It’s what we are using webpack for, but if you’ve read the webpack introduction, you could have notice that it understands only javascript. You need css-loader to translate it properly.

We also want to use SCSS syntax, it should be transpiled to normal .css. As you can probably guess, we will use a loader for it.

Lets handle first the modules. Fortunately, webpack has a really great documentation, look at Loading CSS. Just follow the guide.


As you’ve seen, the style-loader adds your styles inline, but at the end of the guide there’s a link for splitting css bundle, and preprocessor loaders are also mentioned, we are interested in sass.

The splitting is dead simple, just remember to update your index.html to link your styles.css. Adding the sass-loader is simple too. I use also the postcss-loader and its autoprefixer so I don’t worry about adding browser specific prefixes.


It was simple, nah?

I guess, currently your structure and your files should look closely like this:


I use eslint for this. There’s a loader for webpack you can find in loaders page. If you click on eslint-loader you’ll find a pretty straightforward guide to add it.


On the official site of ESLint you’ll find a short getting started guide and a far more extensive advanced configuration. In case you’ve never used ESLint previously, I’ll show you a simple example of .eslintrc config file.

You could notice that there’s a plugin react and a parser babel-eslint. We need them, so ESLint can understand our JSX and ES6 code. There’s nothing special about it, you can just install them

a little more detail about: react plugin and babel parser.

Now, if you run webpack, you’ll be cursing the double quotes! πŸ˜€

Hot Reloading

It’s a great feature for a development process and you’ll have no need to use watch. The guide is very simple. You’ll see that you need to install webpack-dev-server first, so you can just install it before proceed npm install webpack-dev-server --save-dev and add a script for running it to your package.json:

Here’s the guide.


Once done, you may want to install React Hot Loader. Here’s the guideΒ to do that, but to simplify I’ll layout the steps for you:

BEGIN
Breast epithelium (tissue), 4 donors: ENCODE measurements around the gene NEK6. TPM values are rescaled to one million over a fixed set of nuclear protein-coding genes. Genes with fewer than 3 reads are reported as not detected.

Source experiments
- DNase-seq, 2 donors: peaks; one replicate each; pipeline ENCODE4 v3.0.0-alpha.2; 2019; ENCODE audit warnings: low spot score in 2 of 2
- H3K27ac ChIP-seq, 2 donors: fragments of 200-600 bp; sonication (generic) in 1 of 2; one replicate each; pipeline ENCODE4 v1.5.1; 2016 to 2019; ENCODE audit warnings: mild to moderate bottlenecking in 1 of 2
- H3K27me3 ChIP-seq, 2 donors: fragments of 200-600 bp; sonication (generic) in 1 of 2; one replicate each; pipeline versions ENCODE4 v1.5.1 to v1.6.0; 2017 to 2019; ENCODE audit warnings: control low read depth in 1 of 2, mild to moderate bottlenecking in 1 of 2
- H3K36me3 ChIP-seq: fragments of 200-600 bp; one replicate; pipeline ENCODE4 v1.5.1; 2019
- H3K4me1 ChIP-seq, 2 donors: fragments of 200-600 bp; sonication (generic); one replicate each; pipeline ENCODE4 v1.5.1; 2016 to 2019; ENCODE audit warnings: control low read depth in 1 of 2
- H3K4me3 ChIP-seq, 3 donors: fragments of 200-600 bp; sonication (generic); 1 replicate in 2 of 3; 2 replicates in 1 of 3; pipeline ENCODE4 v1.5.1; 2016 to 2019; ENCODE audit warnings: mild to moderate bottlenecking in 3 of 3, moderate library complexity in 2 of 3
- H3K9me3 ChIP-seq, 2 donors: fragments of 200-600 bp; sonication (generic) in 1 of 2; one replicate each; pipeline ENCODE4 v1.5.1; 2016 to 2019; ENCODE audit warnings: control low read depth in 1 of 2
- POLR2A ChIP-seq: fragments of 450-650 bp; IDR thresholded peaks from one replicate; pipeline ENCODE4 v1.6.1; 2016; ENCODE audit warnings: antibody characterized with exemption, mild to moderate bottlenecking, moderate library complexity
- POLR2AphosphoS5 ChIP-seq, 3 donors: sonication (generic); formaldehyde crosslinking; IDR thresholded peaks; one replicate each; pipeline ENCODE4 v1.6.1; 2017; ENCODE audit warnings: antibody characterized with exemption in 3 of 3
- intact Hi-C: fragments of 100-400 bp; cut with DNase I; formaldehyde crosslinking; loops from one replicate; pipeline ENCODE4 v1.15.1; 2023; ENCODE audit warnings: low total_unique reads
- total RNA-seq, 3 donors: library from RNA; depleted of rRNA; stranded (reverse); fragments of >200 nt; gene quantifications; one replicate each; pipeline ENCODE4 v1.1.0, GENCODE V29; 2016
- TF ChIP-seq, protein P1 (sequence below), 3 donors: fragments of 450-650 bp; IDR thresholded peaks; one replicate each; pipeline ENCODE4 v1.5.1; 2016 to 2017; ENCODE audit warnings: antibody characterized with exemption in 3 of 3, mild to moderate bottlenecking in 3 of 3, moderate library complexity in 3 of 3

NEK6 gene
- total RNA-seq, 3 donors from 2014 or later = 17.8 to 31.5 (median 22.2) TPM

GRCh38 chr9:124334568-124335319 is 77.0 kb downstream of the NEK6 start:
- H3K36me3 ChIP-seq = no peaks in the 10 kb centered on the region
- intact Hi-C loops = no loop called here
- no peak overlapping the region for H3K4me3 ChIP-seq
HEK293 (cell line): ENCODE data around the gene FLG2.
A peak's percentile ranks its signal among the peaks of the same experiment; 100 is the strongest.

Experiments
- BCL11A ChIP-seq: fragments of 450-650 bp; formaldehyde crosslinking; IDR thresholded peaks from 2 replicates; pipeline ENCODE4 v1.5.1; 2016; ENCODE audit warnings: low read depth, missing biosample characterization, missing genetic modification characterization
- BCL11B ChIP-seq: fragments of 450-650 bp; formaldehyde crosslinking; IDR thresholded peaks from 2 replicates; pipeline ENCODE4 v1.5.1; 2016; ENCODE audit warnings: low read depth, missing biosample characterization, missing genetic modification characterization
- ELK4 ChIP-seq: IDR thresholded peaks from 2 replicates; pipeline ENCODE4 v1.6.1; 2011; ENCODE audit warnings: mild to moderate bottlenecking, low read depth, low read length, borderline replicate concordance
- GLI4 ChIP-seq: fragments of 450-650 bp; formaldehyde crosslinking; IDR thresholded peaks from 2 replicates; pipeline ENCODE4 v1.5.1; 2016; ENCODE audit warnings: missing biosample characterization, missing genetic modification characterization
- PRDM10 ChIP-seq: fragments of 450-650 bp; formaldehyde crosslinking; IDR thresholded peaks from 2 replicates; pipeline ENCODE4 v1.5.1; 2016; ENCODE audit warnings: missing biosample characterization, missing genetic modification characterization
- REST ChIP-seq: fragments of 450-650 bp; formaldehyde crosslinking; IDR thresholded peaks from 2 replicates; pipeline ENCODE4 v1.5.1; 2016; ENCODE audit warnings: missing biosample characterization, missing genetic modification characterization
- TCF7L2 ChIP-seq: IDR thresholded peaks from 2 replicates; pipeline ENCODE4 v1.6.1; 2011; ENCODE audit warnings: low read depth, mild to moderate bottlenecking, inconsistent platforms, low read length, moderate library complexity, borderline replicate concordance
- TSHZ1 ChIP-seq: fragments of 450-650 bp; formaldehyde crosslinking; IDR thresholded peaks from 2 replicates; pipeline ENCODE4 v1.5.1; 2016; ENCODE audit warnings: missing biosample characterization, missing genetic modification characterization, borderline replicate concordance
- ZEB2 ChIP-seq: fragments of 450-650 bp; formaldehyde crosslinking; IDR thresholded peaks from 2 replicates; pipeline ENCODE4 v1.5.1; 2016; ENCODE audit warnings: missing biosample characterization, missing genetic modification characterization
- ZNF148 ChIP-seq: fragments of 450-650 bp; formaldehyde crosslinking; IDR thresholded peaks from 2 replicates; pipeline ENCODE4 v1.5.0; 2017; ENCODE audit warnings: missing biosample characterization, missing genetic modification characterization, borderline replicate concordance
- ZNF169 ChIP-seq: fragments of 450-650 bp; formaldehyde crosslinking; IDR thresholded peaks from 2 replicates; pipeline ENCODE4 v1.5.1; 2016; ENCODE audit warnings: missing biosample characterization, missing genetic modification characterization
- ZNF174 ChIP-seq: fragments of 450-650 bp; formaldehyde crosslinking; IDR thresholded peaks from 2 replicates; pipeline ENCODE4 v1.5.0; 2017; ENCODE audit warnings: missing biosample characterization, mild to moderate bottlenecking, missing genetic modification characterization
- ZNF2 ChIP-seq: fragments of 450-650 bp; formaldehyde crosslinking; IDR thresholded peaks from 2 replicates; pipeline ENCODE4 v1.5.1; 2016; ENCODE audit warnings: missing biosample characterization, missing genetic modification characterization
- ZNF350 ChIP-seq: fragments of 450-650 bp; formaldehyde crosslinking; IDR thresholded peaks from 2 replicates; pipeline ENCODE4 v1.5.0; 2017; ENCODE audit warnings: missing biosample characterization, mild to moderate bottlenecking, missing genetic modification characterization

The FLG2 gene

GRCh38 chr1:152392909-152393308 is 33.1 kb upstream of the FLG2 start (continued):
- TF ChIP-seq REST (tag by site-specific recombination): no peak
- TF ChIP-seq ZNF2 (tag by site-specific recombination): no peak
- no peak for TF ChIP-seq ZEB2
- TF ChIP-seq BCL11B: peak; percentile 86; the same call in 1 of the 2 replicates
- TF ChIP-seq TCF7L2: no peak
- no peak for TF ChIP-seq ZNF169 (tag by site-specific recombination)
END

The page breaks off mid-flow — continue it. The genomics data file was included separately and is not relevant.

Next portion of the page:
1. Install
  2. Add it to your webpack entries list:
  3. Include this in the .babelrc config.
  4. Create a dev entry file, that will replace your root component. Comment store lines, if you haven’t set up the redux store.

Now, if you change your components their state will be preserved.

Test suites

You can refer directly to your prefered test suite docs, I guess that it should be documented enough. I’ll show an example how to use Tape for unit testing. It’s a little tricky.

  1. Install Tape.
  2. Install faucet for a prettier log.
  3. Install chokidar as a better replacement for watch.
  4. Install babel-register in order to transpile ES6.

    Tape can require it before running the spec files.
  5. Install a plugin to ignore css requires.
  6. Add those scripts to package.json
  7. Update .babelrc as babel-register will using that and it needs modules support.

It was just an example, but if you’ve followed it and want to give tape a try, here its docs, very short and simple.

Packages specific to a project

We have covered the most generic tools a developer might use in his project, but obviously there will always be some tools more specific to your needs. Even if you use ready-made solutions, boilerplates β€” you’ll be facing it. For example, I use html-webpack-plugin that allows me to create templates for webpack, so I control what kind of html I have in output. Try it!

Sure, the whole process of structuring your project is not really that simple, it’s tricky, and there are always little details you could omit or find out later. Fortunately, we have a big enough community to find answers to almost all the issues we encounter.

I hope this little hands-on guide made you a little more confident on starting your project by yourself.

Here’s the whole example code.